Trinidad and Tobago is full of fun and interesting outdoor experiences.
Here are some of my favorites:
1. Buccoo Reef
A popular dive and snorkel site on Tobago — along with Speyside Gardens, home to one of the world’s largest pieces of brain coral — is Buccoo Reef. This is the largest coral reef in Tobago ,home to myriad marine species as well as coral gardens of Star Coral, Elkhorn Coral, brain coral, Starlet Coral and more. Designated a marine park in 1973, the site can be explored via a dive or glass bottom boat tour. I recommend Tobago Waterholics, who will make the enhance the experience with booze and soca music. Additionally, a glassbottom boat tour will take you to the Nylon Pool, which supposedly brings eternal youth to those who swim in its calm waters.
Stand Up Paddle Board at Pigeon Point. Photo courtesy of Radical Sports.
2. Pigeon Point
One of Tobago’s best beaches, Pigeon Point is where you’ll find white sand, billowing palms and a range of adventurous water sports offered by Radical Sports Tobago, a green water sports operation located right on the beach. In fact, their electric bill is only $8 per month, as the only motorized water vehicle they use is their kitesurfing rescue boat. Through Radical Sports Tobago you can enjoy windsurfing, stand up paddle boarding, kite surfing, kayaking and more. Clinics are available, and if you want to see some of Tobago’s other beautiful water sport areas you can request to visit places like the Nylon Pool and Bon Accord Lagoon.
While Yerette involves more of a manmade experience than the rest of the sites and experiences on this list, it’s a truly worthwhile way to get to know the islands’ vibrant hummingbird culture. Located on Trinidad in St. Joseph, you’ll see hundreds to thousands of hummingbirds flocking to the yard of Theo and his wife, Gloria. They have over 20 feeders of sugar water as well as a lush garden full of nectar, which makes up about 90% of the hummingsbird’s diet. On any given day you can see up to 13 different species — some of which include the Copper-rumped Hummingbird, White-chest Emerald, Blue-chinned Sapphire and Tufted Coquette — making it a special place not only on Trinidad but around the world. Inside, there is also a hummingbird photography art gallery and gift shop. The basic entrance fee to photograph the birds, learn a bit about them, see an educational hummingbird film and enjoy a light meal is $25. Guided tours are also available. Appointments are required for visiting Yerette, so call 1-868-663-2623 or email [email protected]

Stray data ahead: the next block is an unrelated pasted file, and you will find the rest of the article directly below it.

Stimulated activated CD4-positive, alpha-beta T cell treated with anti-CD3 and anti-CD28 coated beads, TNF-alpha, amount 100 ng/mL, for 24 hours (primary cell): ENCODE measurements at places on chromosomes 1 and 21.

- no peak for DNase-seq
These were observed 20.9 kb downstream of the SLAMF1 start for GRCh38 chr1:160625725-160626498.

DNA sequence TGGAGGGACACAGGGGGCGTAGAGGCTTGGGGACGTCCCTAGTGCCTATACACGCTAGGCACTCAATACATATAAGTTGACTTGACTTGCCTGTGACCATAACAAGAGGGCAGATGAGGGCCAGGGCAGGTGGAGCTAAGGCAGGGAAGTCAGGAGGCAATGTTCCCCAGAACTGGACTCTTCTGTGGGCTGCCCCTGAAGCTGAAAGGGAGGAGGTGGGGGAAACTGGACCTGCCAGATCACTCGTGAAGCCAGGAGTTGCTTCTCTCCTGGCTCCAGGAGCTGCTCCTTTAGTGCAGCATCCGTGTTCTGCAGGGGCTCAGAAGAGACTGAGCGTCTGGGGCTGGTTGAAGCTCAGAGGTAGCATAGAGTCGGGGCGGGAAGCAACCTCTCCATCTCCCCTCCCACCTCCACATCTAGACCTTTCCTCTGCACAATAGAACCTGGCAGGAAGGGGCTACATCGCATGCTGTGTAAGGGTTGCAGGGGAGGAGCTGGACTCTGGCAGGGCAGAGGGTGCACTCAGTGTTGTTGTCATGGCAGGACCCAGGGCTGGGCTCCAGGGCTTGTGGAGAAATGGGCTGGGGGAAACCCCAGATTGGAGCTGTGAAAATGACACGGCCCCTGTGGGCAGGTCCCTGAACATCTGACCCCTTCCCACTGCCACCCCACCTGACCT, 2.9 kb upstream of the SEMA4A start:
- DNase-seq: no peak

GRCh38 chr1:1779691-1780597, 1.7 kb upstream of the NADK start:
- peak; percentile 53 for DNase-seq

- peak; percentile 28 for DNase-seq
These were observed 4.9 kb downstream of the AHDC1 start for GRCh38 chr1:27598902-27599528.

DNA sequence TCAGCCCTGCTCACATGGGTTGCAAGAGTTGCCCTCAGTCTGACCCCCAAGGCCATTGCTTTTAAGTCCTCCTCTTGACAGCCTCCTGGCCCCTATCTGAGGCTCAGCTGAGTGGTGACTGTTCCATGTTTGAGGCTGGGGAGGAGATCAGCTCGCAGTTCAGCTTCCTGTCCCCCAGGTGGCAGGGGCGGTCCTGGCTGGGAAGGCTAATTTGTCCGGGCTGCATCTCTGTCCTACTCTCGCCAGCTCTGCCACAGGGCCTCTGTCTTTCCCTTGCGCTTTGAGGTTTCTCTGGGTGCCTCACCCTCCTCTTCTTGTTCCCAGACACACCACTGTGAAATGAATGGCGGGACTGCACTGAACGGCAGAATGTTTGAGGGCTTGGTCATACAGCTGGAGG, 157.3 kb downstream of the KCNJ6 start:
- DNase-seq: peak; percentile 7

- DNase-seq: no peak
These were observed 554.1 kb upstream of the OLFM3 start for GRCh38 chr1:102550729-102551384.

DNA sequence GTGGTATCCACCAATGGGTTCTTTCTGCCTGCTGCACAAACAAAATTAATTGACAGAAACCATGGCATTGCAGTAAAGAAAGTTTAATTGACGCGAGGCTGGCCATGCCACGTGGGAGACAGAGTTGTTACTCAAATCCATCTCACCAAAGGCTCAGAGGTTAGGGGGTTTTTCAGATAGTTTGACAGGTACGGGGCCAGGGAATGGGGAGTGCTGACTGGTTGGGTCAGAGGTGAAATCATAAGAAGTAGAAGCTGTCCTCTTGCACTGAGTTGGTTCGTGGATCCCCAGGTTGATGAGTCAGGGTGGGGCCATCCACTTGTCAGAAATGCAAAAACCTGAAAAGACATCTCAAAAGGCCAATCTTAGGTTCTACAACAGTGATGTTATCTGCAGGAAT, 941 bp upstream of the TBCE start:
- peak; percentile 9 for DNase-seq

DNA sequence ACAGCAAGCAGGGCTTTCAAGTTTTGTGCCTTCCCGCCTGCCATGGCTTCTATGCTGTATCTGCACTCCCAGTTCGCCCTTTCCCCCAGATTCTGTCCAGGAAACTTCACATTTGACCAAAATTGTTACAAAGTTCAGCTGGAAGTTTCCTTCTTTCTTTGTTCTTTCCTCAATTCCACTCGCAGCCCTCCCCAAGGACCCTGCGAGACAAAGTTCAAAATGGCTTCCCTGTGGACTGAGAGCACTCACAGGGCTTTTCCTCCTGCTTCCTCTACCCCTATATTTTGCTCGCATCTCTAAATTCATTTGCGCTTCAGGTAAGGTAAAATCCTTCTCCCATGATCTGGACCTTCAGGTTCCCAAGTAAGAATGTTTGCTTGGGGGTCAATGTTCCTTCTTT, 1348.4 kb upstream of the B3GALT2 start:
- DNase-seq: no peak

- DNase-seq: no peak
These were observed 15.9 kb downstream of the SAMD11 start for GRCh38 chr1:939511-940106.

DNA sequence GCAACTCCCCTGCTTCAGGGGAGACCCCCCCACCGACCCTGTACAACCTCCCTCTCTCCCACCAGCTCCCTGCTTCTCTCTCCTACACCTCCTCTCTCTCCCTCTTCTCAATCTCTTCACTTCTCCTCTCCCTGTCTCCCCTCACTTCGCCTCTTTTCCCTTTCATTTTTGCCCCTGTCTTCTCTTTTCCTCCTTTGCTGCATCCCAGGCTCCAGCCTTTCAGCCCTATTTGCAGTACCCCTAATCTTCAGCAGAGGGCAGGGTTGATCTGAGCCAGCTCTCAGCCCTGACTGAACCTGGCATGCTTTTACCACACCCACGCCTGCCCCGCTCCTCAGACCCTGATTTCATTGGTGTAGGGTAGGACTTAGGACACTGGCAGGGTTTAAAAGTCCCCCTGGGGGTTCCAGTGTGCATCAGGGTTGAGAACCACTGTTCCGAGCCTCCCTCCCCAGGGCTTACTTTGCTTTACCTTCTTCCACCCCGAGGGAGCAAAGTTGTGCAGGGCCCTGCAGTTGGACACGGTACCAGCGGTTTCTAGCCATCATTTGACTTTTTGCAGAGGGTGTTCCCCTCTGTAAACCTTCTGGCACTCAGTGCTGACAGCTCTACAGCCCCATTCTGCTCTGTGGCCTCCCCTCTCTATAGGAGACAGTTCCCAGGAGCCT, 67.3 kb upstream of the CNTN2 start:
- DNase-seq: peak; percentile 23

Argyle Falls. Photo courtesy of quillons.
4. Argyle Falls
At 175 feet (53 meters) tall, Argyle Falls is the highest waterfall in Tobago. It’s located in the virgin rainforest of the Main Ridge Forest Reserve, recorded as the “oldest legally protected forest reserve geared specifically towards a conservation purpose,” established on April 13, 1776. In this 9,780 acres (3,958 hectares) of rainforest, you’ll enjoy a scenic stroll from the visitor center — where you’ll pay about $5 to $6 depending if you are a local or foreigner — learning about Tobago’s flora and fauna from a naturalist guide. Once at the falls, you can choose to hike to the top of it or simply enjoy the clear pool at its base.
5. Pitch Lake
A natural wonder, Pitch Lake in Trinidad is home to the world’s largest natural deposit of asphalt. It covers about 99 acres (40 hectares) and is 246 feet (75 meters) deep. It’s one of the planet’s most unusual landscapes, and is constantly pulling things into itself, eating something new and spitting something else out. If that doesn’t sound enough like a horror film, Pitch Lake has “feelers” that stretch for miles. Oddly enough, locals swear bathing in the sulfur springs in Pitch Lake can cure almost any ailment. Even more quirky is the legend behind the lake. It is said a tribe of Amerindians were swallowed whole by Pitch Lake for eating some hummingbirds, which are now believed to host the spirit of their ancestors.
My trip to Trinidad and Tobago was sponsored by the Trinidad and Tobago Tourism Board. I was not required to write about the trip nor was I compensated for this post. All opinions are my own. Bird photo credit: Green-throated Mango Hummingbird. Photo courtesy of Yerette.